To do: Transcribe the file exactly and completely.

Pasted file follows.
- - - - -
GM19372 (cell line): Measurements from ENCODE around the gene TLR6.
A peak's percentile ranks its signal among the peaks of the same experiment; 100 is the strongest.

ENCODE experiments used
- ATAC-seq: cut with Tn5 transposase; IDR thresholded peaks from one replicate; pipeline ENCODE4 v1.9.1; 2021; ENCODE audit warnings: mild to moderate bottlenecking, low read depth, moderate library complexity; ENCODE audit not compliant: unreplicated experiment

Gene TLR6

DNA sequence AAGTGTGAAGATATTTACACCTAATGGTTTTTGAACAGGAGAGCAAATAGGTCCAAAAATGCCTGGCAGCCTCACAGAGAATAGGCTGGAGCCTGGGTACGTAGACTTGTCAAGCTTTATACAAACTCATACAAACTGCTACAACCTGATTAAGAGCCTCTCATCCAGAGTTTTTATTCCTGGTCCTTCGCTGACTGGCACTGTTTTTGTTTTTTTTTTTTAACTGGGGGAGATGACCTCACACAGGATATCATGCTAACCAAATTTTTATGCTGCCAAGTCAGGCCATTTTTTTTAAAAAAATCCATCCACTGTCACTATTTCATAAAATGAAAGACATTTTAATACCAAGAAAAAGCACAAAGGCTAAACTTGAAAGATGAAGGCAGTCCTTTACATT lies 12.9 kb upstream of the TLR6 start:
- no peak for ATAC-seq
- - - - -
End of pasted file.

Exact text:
GM19372 (cell line): Measurements from ENCODE around the gene TLR6.
A peak's percentile ranks its signal among the peaks of the same experiment; 100 is the strongest.

ENCODE experiments used
- ATAC-seq: cut with Tn5 transposase; IDR thresholded peaks from one replicate; pipeline ENCODE4 v1.9.1; 2021; ENCODE audit warnings: mild to moderate bottlenecking, low read depth, moderate library complexity; ENCODE audit not compliant: unreplicated experiment

Gene TLR6

DNA sequence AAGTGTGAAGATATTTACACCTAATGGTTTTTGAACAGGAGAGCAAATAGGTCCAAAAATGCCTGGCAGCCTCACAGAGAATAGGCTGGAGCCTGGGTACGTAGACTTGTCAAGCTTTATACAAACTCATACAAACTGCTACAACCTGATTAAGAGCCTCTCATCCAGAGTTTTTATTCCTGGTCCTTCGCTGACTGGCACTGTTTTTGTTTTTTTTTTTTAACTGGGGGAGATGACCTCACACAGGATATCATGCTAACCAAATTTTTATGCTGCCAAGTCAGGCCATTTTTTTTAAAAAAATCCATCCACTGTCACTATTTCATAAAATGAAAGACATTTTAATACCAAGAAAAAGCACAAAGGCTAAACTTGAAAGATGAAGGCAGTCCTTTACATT lies 12.9 kb upstream of the TLR6 start:
- no peak for ATAC-seq